Hefner was, however, "definitely upset" by the dispute, as he had always envisioned working with his son and was disappointed when they split professionally. Ultimately, the father of four fully understood why Cooper did what he did, but "it was not an easy time for either of them."
"Cooper truly believed people were making the wrong decisions about the brand and were using Hef's age against him," the source said. "In the end it became so frustrating that Cooper had to leave. He just couldn't watch what was happening anymore."
All the while, as the insider noted, Hefner did have other things on his mind.
In March 2016, Crystal Harris, Hefner's wife of three years, revealed she was battling Lyme disease, a strength-sapping condition that has side effects ranging from joint pain and headaches to heart palpitations and facial paralysis. The following month, a few weeks before Hef's 90th birthday, he suffered a devastating blow when his brother, Keith Hefner, died of cancer at 87.
"They were best friends and Hef was absolutely heartbroken," another source said. "Keith was younger than Hef and yet they had the kind of relationship where Hef would always go to him if he wanted to talk something through. Once Keith passed, it just really dimmed a light in Hef's eyes. For a while he was inconsolable...and I'm not sure he ever really got over Keith's passing."
Last summer, Hefner also sold his beloved Playboy Mansion, the storied party palace that for decades served as a hedonistic beacon for Hollywood's A-list but—while still a go-to destination for celebrity-packed events—was increasingly considered a relic of another time. Cooper wasn't particularly on board with Playboy Enterprises' decision to put the mansion on the market, either, telling Business Insider, "When you talk about selling the mansion, that is something you can't take back, if somebody wants to purchase the house. It's challenging for me to talk about the decision that went into selling the house because I don't understand the logic.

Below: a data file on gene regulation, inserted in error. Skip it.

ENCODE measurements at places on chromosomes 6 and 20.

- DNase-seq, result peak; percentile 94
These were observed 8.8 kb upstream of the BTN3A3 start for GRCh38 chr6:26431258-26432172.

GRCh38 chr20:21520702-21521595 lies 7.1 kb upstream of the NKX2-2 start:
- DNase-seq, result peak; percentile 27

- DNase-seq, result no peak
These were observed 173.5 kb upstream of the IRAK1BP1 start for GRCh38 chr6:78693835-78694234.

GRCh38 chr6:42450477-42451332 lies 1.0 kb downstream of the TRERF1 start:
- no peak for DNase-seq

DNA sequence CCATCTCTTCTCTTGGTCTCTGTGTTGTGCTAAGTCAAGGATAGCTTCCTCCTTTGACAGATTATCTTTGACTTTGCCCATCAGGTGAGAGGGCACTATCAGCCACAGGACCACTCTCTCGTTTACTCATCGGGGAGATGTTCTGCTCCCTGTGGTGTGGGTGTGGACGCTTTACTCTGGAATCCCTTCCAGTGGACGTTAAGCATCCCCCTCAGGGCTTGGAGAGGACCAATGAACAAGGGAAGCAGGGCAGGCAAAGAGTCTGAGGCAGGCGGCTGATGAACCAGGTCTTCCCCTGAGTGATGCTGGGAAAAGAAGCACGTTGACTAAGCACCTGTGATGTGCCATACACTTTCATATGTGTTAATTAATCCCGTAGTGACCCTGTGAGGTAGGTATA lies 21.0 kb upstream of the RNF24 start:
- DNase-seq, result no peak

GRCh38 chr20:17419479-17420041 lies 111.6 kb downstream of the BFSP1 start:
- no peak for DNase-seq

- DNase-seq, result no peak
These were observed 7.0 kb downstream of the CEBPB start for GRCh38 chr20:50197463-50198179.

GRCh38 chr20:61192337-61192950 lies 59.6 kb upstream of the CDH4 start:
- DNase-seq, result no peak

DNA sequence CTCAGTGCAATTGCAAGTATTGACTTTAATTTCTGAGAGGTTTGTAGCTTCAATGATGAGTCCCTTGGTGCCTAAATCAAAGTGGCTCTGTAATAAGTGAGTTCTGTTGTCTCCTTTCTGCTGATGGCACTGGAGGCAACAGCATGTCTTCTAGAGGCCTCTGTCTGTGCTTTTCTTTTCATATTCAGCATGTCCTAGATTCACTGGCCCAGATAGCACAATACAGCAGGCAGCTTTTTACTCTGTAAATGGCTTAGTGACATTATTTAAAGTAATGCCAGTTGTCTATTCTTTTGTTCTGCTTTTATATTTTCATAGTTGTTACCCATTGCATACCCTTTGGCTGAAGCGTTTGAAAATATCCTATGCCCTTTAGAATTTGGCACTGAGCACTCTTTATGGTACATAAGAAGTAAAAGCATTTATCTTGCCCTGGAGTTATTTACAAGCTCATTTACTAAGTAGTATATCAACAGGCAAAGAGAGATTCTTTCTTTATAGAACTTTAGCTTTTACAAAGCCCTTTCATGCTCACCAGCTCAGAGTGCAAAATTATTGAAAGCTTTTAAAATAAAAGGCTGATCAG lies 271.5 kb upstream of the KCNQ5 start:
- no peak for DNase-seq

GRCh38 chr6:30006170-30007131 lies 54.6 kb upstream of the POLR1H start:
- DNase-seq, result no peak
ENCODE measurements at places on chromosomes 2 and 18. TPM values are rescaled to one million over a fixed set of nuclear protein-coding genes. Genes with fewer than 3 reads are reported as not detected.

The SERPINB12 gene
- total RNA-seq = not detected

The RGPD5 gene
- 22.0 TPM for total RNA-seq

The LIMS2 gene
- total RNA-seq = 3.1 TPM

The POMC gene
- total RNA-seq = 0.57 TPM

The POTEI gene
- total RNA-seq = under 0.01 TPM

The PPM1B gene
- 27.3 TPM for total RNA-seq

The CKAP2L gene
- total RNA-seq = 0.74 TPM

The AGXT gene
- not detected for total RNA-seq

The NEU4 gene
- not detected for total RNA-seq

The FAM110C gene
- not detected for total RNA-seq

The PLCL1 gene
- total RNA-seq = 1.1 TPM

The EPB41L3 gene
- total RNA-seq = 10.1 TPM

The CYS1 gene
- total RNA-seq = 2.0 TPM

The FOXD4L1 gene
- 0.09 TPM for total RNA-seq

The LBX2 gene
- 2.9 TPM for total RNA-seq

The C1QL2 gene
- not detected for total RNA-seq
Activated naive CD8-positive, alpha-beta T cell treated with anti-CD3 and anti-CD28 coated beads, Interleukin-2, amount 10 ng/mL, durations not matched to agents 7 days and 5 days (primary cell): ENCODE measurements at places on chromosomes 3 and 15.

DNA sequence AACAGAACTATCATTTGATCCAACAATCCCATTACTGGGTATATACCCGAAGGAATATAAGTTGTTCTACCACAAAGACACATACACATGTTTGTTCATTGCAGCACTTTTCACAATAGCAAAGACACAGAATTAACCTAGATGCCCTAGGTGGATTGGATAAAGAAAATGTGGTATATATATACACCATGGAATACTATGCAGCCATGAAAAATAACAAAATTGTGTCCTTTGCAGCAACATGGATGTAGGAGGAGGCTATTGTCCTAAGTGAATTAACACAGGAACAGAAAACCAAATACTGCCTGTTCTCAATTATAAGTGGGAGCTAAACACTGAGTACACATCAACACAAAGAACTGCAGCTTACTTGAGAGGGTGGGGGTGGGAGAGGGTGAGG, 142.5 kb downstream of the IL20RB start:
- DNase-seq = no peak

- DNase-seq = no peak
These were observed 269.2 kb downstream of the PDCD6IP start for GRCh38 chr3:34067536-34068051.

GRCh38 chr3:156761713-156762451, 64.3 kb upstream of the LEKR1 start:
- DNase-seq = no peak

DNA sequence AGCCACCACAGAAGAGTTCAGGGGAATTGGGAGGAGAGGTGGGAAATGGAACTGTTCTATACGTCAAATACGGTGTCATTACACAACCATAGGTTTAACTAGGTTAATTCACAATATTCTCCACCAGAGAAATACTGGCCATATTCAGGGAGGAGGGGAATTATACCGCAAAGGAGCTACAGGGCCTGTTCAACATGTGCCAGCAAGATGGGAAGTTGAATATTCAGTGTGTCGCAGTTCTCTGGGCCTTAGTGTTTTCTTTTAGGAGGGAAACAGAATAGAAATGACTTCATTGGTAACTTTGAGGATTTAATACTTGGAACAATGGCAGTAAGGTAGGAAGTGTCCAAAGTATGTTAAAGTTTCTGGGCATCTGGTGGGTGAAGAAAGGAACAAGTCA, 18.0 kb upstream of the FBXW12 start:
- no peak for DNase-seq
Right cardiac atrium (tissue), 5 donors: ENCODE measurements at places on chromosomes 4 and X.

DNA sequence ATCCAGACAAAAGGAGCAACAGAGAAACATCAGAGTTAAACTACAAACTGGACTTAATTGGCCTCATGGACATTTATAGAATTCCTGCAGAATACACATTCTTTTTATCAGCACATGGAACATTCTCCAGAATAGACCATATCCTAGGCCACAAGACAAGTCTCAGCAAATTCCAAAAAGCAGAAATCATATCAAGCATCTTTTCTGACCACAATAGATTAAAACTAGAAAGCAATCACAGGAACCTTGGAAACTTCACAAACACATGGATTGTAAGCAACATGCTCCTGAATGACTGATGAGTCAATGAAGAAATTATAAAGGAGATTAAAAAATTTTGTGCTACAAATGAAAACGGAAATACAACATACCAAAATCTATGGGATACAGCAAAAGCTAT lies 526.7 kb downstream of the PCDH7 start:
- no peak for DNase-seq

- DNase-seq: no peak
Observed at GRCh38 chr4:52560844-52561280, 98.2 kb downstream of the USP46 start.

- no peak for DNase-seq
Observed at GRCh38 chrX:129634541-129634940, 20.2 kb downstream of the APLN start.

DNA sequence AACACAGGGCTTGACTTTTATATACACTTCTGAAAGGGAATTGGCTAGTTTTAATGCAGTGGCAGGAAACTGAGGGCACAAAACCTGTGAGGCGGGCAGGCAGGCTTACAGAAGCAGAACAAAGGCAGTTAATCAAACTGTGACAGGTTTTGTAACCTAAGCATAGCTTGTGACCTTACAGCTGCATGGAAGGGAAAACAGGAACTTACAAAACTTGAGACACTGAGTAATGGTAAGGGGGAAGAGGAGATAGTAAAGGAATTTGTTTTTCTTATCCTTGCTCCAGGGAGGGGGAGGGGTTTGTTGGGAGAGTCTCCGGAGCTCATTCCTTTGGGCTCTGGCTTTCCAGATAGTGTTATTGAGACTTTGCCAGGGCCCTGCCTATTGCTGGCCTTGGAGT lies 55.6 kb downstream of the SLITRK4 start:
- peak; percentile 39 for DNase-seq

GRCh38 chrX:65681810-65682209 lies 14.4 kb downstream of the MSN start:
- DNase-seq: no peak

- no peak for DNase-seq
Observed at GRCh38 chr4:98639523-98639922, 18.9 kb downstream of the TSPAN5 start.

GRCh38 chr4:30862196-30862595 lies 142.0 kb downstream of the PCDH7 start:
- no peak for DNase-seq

"I understand the financial logic of wanting cash available, and having that to invest in other aspects of the company, but you have to understand that my point of view is very different than some of our board members and leadership in the sense that my concern is that there is a company that people care about in 15 years."
Hostess Brands heir Daren Metropoulos bought the Holmby Hills estate for $100 million, agreeing to the stipulation that Hefner be able to live there for the rest of his life—which he did. Hefner died at home on Sept. 27.
In an August interview with The Hollywood Reporter, Cooper maintained that it was physical ailments, including back pain and hearing trouble, that kept his father increasingly homebound. He still welcomed visitors, but he didn't want to be photographed out and about looking like anything less than the pipe-smoking bon vivant he had always been. "It's tough to watch him struggle, but I'm just happy it's physical and not mental," Cooper said.
Meanwhile, in a happy turn of events, Hefner was still around to see his son return to the family business. Flanders left and the company's current CEO, Ben Kohn, asked Cooper to come back in June 2016. The 26-year-old entrepreneur is now chief creative officer of Playboy Enterprises—a position once held by his dad.
Another position held by both father and son is back in effect as well: Nudity returned to Playboy in March.